If the “partial accrual method” is used, the company would not record an entry for the estimated tax costs of $60,000 since no actual tax payments were made during the assignment period. However, the hypothetical tax withheld from the employee would be applied to the expatriate tax accrual account, resulting in a balance of $40,000 in the accrual account at the end of the assignment period (2019). If this method were used, when the actual tax payment of $110,000 is paid two years after the assignment is over, $70,000 would be recorded as an expense in the year of the payment (entry in 2021 of $70,000, calculated as $110,000 payment less $40,000 in expatriate tax accrual account).
Full cash method
Under the “full cash method,” the company would not maintain an expatriate tax accrual account. Instead, the company would record the expatriate tax withholding as a negative expense during the assignment period (2019). When the actual tax payment of $110,000 is paid two years after the assignment is over, the full amount of $110,000 would be recorded as an expense in the year of payment (2021).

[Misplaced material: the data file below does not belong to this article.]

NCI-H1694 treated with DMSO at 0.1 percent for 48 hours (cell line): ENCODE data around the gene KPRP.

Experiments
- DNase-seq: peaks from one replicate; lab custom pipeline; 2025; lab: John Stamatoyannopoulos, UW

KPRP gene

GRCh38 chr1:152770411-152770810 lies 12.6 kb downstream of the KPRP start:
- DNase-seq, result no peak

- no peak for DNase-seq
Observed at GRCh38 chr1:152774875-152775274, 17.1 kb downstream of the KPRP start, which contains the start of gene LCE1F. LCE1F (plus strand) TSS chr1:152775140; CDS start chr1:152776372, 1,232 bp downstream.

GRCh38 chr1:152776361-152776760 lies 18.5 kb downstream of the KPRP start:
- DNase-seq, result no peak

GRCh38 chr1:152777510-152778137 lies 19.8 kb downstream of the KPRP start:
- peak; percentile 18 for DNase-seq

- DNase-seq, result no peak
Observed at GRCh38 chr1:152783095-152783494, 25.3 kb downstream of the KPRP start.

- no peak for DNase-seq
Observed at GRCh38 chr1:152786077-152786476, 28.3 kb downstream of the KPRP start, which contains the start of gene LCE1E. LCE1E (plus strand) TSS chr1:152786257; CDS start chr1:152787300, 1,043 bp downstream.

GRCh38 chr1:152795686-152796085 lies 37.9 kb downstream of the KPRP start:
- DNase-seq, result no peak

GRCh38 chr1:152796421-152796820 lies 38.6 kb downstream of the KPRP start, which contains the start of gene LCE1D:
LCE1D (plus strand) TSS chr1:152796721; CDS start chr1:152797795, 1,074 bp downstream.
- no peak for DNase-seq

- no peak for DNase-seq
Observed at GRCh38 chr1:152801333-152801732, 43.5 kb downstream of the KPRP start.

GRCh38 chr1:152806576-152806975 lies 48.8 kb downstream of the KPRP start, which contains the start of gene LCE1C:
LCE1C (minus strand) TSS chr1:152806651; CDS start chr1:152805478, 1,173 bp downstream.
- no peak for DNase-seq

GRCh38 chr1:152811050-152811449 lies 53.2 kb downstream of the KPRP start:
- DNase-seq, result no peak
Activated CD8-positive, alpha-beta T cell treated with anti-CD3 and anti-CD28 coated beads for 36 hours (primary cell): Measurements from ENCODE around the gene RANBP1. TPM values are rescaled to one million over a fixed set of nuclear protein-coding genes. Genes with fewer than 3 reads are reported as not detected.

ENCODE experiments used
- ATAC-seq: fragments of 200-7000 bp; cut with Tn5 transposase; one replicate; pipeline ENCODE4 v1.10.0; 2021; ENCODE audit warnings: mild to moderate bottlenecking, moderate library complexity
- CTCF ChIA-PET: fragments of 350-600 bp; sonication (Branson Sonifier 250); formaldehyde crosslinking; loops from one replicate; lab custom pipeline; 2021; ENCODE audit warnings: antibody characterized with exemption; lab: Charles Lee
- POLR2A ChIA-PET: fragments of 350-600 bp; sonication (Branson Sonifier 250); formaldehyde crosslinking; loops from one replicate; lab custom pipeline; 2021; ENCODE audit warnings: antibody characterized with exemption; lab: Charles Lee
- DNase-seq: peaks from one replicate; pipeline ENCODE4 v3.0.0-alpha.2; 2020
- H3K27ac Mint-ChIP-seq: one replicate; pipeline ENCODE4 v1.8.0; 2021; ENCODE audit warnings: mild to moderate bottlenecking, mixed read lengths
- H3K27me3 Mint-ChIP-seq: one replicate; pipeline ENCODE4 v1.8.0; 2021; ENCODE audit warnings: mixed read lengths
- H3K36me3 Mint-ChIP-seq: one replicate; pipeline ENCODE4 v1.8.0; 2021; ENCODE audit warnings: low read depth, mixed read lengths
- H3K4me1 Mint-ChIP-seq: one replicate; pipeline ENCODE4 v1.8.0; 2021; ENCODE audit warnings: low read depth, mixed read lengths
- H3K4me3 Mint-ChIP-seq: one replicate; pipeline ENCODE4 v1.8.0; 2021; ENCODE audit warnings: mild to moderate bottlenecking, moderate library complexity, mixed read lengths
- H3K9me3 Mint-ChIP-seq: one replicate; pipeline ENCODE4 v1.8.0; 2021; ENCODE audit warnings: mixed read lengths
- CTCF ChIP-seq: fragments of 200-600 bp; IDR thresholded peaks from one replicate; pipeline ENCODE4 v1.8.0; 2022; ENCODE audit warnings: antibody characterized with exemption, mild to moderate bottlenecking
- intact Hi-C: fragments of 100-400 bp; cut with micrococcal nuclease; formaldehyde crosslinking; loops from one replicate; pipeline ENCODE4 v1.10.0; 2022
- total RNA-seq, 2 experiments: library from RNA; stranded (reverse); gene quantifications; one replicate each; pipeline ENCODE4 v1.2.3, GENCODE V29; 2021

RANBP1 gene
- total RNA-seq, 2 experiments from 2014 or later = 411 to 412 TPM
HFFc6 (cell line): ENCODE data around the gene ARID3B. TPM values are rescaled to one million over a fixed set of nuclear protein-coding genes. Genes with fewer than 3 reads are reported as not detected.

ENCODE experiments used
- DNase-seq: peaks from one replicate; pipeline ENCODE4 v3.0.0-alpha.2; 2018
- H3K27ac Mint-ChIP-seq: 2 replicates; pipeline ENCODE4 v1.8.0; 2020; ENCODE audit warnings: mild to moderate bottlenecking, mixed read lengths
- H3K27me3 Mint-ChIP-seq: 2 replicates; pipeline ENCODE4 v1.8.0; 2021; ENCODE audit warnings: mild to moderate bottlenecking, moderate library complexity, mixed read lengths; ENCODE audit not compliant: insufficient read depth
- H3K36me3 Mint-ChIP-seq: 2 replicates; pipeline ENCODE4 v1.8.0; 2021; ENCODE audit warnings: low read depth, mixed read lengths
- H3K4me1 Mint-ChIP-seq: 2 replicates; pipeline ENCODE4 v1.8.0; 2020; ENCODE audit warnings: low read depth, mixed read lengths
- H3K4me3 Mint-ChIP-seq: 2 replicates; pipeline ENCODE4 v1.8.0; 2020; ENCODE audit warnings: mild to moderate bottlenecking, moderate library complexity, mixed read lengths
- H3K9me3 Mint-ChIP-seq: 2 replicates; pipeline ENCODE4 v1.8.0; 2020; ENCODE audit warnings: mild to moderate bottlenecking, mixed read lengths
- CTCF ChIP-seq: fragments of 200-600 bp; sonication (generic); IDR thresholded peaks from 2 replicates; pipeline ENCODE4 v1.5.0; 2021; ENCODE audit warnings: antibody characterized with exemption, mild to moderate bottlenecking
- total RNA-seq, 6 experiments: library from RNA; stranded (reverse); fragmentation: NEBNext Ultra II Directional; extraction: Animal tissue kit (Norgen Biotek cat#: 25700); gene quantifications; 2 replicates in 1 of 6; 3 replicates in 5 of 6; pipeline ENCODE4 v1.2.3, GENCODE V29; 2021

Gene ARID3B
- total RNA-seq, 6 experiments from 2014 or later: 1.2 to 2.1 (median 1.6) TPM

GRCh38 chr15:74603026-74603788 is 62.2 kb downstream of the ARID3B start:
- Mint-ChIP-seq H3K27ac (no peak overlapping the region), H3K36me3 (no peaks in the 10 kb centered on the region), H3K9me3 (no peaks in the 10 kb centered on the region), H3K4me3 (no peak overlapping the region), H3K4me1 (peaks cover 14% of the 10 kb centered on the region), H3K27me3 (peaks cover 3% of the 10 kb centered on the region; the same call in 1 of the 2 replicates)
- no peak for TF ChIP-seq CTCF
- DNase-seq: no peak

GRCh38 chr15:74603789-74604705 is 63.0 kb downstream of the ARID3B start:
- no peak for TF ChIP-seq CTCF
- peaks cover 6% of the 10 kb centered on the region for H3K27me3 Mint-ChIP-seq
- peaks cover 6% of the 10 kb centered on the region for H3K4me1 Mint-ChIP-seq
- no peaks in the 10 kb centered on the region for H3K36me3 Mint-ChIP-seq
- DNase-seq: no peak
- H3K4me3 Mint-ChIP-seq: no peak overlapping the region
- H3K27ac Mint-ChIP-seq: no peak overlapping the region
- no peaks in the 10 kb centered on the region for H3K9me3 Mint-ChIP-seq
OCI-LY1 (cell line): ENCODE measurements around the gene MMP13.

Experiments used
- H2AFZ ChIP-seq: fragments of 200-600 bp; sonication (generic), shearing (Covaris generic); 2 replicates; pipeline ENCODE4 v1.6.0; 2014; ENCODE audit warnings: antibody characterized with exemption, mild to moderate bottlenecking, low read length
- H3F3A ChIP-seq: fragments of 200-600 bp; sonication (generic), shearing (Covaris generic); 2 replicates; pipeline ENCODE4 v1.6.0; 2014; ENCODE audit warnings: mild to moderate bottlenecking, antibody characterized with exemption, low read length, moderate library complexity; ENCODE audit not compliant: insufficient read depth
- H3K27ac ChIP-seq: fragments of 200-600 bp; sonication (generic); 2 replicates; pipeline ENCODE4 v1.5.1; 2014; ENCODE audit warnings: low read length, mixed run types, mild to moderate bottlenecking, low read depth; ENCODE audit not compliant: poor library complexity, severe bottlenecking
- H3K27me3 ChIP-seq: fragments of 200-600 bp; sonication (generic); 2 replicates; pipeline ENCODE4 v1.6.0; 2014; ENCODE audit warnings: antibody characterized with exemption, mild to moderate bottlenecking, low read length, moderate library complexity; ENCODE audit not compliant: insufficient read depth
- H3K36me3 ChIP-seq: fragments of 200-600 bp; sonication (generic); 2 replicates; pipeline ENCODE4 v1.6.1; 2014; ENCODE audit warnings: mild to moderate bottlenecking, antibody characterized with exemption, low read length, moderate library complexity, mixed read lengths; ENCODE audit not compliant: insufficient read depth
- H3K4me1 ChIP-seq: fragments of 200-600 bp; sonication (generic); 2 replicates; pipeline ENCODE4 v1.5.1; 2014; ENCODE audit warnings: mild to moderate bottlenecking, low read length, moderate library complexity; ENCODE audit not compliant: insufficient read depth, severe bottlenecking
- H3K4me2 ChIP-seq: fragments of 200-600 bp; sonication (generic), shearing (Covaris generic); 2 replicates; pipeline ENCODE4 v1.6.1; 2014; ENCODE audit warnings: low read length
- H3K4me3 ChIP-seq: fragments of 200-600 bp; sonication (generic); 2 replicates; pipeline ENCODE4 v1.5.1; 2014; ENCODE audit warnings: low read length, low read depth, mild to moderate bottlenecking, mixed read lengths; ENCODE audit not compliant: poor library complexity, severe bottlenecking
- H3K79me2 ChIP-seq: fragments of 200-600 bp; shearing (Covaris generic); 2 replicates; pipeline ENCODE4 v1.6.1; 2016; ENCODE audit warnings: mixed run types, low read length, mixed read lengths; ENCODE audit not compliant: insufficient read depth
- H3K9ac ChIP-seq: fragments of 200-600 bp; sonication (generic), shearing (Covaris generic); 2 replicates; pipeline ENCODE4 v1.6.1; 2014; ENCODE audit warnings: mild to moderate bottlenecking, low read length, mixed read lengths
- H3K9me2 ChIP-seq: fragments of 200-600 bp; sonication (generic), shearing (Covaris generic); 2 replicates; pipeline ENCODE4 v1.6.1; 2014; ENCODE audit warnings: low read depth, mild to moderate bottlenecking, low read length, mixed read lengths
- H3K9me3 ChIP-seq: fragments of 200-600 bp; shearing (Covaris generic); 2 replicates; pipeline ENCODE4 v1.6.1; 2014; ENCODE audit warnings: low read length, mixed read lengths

Comparison of accounting for tax costs
As you can see, each method will ultimately record the same amount of net tax expense. However, there can be significant differences in the timing of when the tax expenses are accounted for under these three methods. If all of the tax payments for the current year are made in the current year, then the difference between these three methods may be insignificant. However, there can often be timing delays for the payment of tax related to an international assignment. For example, some countries will not require tax payments until after an assessment is issued, which may occur in a subsequent year. Thus, the fact pattern provided above is typical.